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What Does the Queen Think of Her Bold New Portrait?

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Queen Elizabeth  has been immortalized on canvas yet again.

The newest portrait of the record-breaking monarch was unveiled Friday morning at Windsor Castle. Painted by Canadian artist Henry Ward, it honors the Queen’s six decades of support for the British Red Cross.

It is the first time the 90-year-old ruler has been depicted as patron of the charity, which aids people in crisis in the U.K. and overseas. She is portrayed wearing her Garter robes, diamond earrings and a bracelet and tiara that belonged to Queen Alexandra. (It’s likely the Kokoshnik tiara.) The bust in the right background is of Henry Dunant, who founded the Red Cross.


During her remarkable 63-year reign, Queen Elizabeth has unveiled some 150 official portraits — including those with her husband Prince Philip, her grandchildren and great-grandchildren (including Prince George  and Princess Charlotte), her immediate heirs and her corgis and dorgis.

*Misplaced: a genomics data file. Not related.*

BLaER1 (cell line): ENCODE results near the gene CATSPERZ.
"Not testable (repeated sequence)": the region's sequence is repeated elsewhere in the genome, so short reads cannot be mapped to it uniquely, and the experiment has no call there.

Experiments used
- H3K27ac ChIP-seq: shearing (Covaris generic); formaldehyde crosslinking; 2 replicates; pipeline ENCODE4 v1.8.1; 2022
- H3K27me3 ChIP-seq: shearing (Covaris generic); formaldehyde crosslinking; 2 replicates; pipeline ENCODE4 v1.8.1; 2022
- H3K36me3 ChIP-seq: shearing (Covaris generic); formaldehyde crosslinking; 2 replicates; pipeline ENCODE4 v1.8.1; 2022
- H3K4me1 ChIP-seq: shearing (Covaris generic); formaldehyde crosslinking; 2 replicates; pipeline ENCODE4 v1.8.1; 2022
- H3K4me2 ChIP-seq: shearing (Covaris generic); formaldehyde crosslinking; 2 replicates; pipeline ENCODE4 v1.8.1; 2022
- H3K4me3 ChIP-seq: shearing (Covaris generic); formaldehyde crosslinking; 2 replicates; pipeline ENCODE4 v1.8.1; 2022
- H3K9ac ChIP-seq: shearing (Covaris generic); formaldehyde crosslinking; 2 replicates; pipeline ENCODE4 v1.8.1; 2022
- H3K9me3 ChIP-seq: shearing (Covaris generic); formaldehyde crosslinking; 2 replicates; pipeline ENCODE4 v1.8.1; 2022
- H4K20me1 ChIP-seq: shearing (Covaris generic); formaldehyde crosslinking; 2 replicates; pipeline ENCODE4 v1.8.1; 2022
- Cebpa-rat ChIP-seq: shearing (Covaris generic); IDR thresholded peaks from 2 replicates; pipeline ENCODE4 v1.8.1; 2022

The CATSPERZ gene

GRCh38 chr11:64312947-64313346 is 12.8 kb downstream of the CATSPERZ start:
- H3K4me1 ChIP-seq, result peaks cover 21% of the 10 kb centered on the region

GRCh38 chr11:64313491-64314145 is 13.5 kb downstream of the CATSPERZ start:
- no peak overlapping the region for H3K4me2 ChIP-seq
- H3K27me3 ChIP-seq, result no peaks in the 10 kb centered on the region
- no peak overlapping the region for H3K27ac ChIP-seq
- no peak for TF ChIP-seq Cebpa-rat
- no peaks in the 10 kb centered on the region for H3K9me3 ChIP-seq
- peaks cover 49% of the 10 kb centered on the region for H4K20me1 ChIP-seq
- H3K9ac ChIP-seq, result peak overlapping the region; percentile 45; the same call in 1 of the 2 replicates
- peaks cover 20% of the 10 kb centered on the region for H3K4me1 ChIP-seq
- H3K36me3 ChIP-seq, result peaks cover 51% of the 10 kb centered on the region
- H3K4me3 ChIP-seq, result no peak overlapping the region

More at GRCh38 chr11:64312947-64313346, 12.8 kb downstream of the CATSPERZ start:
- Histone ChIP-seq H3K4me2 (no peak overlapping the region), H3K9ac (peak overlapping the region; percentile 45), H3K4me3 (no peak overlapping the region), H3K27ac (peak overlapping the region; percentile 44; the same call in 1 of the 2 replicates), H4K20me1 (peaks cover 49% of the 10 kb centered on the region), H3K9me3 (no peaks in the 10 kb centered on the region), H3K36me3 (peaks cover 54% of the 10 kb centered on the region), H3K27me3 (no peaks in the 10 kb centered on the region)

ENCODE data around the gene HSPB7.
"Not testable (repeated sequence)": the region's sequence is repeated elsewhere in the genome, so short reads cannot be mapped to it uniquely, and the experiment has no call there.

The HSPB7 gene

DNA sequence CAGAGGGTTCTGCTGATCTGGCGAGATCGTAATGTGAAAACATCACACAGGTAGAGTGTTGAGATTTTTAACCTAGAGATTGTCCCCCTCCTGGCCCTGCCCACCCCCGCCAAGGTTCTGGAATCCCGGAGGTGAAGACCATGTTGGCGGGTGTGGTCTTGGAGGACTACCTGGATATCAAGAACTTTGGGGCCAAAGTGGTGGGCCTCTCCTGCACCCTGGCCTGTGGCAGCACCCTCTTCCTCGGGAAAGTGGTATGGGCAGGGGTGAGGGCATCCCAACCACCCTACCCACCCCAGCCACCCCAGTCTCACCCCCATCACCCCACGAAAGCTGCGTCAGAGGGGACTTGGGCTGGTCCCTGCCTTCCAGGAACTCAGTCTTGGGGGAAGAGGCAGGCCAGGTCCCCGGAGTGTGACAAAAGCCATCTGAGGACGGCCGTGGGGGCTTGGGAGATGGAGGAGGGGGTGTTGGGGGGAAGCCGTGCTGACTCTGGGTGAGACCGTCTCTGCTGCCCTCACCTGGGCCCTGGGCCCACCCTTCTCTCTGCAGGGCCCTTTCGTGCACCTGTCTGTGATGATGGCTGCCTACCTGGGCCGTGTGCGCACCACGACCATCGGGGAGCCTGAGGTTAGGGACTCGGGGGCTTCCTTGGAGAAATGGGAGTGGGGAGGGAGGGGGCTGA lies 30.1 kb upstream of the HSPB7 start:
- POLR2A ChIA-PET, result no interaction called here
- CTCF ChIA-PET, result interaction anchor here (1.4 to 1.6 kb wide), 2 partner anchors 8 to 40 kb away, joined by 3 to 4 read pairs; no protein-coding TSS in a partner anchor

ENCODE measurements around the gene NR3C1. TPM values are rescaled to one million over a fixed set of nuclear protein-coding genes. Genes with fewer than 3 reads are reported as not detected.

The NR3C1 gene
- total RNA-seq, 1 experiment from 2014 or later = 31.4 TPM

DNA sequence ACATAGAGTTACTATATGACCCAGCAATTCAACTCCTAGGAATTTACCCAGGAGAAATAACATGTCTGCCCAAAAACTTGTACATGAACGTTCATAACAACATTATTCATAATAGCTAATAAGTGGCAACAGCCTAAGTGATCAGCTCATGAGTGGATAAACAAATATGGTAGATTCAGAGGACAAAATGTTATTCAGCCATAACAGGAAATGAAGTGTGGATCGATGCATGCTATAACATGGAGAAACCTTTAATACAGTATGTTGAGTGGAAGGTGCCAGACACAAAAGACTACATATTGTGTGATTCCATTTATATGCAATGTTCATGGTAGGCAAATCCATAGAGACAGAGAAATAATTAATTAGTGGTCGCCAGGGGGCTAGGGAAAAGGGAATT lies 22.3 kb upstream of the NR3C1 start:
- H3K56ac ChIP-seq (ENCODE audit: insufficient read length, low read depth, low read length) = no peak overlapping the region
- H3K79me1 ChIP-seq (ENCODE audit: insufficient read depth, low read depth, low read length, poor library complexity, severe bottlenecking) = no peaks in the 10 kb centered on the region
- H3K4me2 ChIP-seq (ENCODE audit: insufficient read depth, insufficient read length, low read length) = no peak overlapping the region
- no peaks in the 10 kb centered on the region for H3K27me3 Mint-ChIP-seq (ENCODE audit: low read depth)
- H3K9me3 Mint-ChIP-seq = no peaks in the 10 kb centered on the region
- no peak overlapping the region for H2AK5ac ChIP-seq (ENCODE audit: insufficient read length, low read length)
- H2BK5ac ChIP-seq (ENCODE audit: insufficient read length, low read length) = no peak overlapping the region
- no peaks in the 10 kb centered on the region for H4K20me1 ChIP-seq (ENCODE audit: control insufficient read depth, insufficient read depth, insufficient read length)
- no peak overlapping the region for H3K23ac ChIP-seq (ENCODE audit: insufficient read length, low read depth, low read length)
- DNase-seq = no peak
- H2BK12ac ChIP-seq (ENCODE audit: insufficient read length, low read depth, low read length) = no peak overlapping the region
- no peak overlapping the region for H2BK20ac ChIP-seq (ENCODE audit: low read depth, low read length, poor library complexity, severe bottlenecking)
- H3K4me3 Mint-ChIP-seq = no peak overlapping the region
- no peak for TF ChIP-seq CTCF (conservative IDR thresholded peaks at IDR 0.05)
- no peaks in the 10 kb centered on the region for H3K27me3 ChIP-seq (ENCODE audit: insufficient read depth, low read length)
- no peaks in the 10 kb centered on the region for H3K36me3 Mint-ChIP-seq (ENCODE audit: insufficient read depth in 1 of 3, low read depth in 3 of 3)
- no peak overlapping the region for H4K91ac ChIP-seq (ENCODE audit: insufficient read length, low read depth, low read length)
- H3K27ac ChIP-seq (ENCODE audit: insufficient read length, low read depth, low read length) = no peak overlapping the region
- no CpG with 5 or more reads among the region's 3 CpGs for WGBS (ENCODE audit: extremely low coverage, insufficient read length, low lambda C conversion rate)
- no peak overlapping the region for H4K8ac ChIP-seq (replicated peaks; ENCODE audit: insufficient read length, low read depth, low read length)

“As a long-standing supporter of the British Red Cross, it has been an honor to paint the Queen,” says Ward, who originally hails from Essex, England.

“To portray Her Majesty as monarch and as patron of the Red Cross I have included imagery that relates to the history of the relationship. I have also been influenced by previous Royal portraitists such as Anthony van Dyck and Sir Joshua Reynolds.”


The royal family has been closely involved with the Red Cross since it was founded in 1863. Queen Victoria became the first royal patron in 1870 and the Queen – who this week became the world’s longest reigning monarch, following the death of Thailand’s King Bhumibol — has nurtured this link throughout her reign by visiting numerous projects and hosting a special Buckingham Palace garden party to celebrate the organization’s 100th birthday.

The portrait pays special tribute to this royal association by including the jewels of Queen Alexandra, who played a crucial role in persuading her husband, King Edward VII, to present the Red Cross with a royal charter.